Through these case studies, I aim to address the following questions: through what devices do these media (print narrative and videogames) present the distorted experience of a character, and how do they impose these distortions on readers and players? More in general, what are the consequences of the embodied interaction with the physical medium on the player’s experience, and how does the experience it creates differ from the reader’s experience?

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Panel 7 Spatial Storytelling (Chair: Marie-Laure Ryan)
14:00-14:45 Elke Huwiler (Amsterdam)
 

Abstract

Storytelling in theatre plays is one of the least theorized fields in narratology. In Performance Studies, other theoretical categories like “Embodiment”, “Performativity” or “Presence” are more important in analysis, especially when talking about present-day performances.

Yet, when talking about historical theatre, a lot of these other categories are simply not usable in analysis, since they demand an eye witness of the performance. Analysis of written performance witness testimonies and reconstructions of the actual performance of historical theatre is sometimes useful, yet more often than not quite incomplete and speculative. Hence, I would like to suggest narratological analysis as a useful tool to analyse historical performance texts.

Since narratives are a cognitive way of structuring everyday live happenings and processing social knowledge, narratological analysis of drama can tell us about how people of certain historical times tried to give meaning to their world, especially at times when performances were the most widespread form of sharing stories with a big audience otherwise quite illiterate.

In my paper, I would like to establish a theoretical frame for a narratological drama analysis of historical performance texts and apply this drama narratology to Swiss theatre plays of the 16th century.
Thereby, the focus will lie on the spatial dimension of historical storytelling in drama. What can we say today about how space was used in theatre performances of the time? How do stage plans contribute to our understanding of the spatial dimension of theatrical storytelling? And how can we conceptualize the spatial dimension of historical theatre on a textual level?

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14:45-15:30 Erwin Feyersinger (Insbruck)
 

Abstract

Augmented Reality, a “field … in which 3-D virtual objects are integrated into a 3-D real environment in real time” (Azuma 1997), is on the verge of becoming a significant cultural and aesthetic phenomenon. Due to the rapid technological evolution of smartphones, video projectors, video game consoles, and other electronics, it is no longer a “slightly futurological domain” (Ryan 2004). Despite this cultural significance, Augmented Reality is still a widely uncharted territory for the humanities. A narratological theory of Augmented Reality is an urgent desideratum since it offers an enormous potential for unique narrative strategies.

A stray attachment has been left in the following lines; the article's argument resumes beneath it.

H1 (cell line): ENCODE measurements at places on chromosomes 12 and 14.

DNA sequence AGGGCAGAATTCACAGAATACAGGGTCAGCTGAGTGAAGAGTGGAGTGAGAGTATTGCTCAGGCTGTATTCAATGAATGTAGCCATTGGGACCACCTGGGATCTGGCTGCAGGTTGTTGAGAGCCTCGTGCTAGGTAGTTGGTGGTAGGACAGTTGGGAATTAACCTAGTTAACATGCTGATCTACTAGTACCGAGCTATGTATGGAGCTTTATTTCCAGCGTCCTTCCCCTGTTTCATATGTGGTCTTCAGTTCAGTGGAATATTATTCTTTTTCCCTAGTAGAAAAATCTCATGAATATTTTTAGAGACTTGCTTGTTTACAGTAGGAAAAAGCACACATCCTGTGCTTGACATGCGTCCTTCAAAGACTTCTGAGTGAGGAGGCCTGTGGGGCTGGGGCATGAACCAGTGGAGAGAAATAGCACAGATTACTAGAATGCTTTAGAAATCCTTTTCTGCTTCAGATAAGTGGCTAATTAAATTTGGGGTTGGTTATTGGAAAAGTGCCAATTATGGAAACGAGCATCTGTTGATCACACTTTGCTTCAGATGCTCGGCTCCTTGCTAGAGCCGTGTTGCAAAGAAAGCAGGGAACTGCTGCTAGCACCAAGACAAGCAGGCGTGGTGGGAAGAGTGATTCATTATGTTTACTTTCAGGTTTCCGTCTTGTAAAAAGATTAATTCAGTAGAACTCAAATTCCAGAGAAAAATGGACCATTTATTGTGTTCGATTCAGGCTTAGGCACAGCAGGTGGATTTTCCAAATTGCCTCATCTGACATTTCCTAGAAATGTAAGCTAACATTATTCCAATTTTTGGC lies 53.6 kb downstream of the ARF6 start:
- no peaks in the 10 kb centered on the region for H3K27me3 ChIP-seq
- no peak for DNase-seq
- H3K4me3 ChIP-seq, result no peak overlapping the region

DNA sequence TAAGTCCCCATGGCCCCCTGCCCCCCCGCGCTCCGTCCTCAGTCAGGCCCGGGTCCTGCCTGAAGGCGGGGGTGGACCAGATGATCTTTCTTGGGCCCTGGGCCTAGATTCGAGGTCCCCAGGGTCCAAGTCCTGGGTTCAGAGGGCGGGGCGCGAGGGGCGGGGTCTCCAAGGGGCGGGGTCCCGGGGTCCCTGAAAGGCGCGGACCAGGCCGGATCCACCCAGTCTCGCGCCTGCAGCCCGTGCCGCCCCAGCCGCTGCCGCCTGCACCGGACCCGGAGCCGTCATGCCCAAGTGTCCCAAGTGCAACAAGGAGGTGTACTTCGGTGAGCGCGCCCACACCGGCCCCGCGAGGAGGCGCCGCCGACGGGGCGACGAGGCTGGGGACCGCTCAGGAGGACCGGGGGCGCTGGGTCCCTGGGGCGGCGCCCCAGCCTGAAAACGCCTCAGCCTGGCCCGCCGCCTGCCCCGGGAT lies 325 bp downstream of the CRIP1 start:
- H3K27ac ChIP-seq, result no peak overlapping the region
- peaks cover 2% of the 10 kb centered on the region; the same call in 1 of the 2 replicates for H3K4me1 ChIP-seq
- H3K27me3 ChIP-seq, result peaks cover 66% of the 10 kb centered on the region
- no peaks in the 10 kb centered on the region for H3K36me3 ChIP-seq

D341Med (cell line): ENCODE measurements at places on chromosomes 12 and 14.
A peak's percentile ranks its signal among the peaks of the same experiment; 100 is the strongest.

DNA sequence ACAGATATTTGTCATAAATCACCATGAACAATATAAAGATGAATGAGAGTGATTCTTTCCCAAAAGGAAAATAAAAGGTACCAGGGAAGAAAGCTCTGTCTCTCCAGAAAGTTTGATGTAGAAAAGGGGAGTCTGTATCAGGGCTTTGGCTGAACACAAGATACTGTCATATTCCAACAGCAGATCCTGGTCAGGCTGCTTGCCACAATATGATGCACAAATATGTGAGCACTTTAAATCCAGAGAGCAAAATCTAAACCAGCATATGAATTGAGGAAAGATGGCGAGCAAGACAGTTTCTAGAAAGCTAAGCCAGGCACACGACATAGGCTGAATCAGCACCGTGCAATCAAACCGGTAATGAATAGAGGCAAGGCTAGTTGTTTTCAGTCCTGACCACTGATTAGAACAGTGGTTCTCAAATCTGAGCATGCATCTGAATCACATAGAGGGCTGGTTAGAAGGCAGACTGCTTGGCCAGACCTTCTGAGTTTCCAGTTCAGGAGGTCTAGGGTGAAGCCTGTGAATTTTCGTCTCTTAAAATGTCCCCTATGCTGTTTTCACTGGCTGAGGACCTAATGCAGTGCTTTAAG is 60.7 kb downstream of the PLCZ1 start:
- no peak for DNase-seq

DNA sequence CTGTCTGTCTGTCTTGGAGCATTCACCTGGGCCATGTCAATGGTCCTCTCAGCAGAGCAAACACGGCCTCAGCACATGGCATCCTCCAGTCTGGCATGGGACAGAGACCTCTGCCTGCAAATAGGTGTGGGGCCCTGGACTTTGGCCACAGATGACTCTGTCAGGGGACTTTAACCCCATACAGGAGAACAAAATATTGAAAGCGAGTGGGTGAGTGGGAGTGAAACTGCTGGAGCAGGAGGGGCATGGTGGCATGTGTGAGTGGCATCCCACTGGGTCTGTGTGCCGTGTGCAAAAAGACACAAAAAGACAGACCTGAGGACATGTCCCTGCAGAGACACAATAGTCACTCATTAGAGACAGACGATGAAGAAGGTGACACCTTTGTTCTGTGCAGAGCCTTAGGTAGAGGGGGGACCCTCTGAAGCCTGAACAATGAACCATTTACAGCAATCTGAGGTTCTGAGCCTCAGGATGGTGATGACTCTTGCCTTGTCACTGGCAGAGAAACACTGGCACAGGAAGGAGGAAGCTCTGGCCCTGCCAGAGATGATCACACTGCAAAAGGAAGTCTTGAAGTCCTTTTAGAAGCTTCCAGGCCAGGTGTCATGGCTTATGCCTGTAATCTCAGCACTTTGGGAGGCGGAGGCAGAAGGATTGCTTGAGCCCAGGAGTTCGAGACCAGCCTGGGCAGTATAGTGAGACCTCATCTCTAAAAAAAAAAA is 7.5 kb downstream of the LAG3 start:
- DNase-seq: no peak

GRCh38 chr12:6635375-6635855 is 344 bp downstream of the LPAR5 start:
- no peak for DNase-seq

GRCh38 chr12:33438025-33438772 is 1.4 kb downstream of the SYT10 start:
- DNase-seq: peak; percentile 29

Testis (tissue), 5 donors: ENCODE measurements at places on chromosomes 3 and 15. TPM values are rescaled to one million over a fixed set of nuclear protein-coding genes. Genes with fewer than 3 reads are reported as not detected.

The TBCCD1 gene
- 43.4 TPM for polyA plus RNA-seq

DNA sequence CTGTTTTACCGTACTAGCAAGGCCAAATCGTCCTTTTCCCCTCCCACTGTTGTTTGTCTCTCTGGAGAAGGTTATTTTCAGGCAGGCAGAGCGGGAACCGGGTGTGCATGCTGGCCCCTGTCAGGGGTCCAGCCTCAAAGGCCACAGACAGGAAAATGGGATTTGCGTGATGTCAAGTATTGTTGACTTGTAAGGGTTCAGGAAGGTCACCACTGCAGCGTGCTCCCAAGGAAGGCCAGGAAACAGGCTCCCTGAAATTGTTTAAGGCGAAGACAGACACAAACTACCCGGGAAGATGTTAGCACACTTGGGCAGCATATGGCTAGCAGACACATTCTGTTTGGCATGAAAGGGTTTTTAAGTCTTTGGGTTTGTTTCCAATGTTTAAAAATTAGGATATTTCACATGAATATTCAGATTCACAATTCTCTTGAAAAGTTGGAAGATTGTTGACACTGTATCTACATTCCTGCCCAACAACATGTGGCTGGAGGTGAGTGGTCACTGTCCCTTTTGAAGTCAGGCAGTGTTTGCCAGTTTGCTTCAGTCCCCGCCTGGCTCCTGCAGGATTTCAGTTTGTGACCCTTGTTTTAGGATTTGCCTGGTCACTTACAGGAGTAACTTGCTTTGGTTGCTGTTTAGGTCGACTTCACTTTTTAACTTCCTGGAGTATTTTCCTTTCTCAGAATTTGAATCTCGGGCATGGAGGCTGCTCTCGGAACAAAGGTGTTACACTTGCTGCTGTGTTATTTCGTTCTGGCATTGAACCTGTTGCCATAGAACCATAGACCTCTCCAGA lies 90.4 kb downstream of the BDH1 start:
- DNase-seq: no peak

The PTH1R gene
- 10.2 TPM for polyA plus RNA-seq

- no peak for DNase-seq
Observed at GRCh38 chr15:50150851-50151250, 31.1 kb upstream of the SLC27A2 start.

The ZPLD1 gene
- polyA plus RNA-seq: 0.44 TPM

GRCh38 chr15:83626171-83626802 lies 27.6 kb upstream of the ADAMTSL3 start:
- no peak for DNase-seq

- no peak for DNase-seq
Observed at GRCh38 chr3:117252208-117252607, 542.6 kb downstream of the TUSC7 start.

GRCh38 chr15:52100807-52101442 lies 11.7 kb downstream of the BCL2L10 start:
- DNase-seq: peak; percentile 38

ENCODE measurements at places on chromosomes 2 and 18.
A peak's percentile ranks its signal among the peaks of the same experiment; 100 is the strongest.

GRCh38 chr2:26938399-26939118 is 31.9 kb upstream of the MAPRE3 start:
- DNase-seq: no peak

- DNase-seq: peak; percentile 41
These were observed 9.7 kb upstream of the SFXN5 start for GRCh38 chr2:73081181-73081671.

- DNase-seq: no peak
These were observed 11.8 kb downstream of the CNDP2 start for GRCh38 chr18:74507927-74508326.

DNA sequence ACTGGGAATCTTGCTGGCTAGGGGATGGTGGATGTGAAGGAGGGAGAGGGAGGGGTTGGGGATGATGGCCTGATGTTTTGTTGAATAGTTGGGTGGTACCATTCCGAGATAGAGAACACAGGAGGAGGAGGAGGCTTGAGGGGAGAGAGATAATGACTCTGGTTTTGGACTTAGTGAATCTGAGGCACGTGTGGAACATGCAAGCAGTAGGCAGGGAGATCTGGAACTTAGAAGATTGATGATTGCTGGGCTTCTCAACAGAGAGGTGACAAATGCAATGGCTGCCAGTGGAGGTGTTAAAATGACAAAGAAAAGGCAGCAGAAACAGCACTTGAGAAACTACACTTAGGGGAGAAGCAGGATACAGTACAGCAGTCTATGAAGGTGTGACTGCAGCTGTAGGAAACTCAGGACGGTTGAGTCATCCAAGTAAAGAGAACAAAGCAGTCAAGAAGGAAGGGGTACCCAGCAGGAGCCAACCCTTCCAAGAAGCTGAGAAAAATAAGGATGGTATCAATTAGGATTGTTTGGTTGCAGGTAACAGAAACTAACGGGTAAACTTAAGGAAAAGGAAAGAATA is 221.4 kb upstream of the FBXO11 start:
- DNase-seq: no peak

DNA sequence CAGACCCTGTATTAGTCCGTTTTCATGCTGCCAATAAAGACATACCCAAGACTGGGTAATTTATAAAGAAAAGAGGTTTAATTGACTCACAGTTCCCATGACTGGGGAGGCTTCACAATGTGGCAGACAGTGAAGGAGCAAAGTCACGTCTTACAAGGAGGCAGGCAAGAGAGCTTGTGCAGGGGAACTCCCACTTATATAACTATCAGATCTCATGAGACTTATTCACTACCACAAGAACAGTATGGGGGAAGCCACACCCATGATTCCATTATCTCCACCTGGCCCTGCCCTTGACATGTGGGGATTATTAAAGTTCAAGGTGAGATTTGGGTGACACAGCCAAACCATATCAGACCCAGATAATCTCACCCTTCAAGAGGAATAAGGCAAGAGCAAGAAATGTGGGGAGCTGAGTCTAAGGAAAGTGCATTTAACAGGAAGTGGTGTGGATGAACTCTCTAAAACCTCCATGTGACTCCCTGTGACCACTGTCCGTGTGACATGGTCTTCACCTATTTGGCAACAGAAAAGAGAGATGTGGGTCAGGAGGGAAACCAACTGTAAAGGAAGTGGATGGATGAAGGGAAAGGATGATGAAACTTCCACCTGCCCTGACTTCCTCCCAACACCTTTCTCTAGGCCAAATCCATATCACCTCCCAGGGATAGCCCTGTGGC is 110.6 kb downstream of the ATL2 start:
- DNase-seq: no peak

In this paper, I will focus on the use of space in Augmented Reality storyworlds. I will specifically test whether narratological concepts of space can be exported from similar media. Implementations of Augmented Reality merge material and virtual places to create hybrid environments. Due to the mobility of smartphones and head-mounted displays, the whole world is a potential setting for interactive Augmented Reality environments. Diegetic events in these environments are not only determined by general topographical features and architectonic details, but also by historical, social, and cultural connotations of a specificplace. As the recipient is able to move freely within the hybrid environment, the construction of the diegesis is furthermore highly individual and involves a strong feeling of presence. To develop a narratological framework for these and other spatial aspects of Augmented Reality, I will consider narrative theories of computer games, tourism studies, performance art, architecture, alternate reality games, and transmedia storytelling.

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Closing Remarks
15:30-16:00 Marie-Laure Ryan/Karl N. Renner/Jan-Noël Thon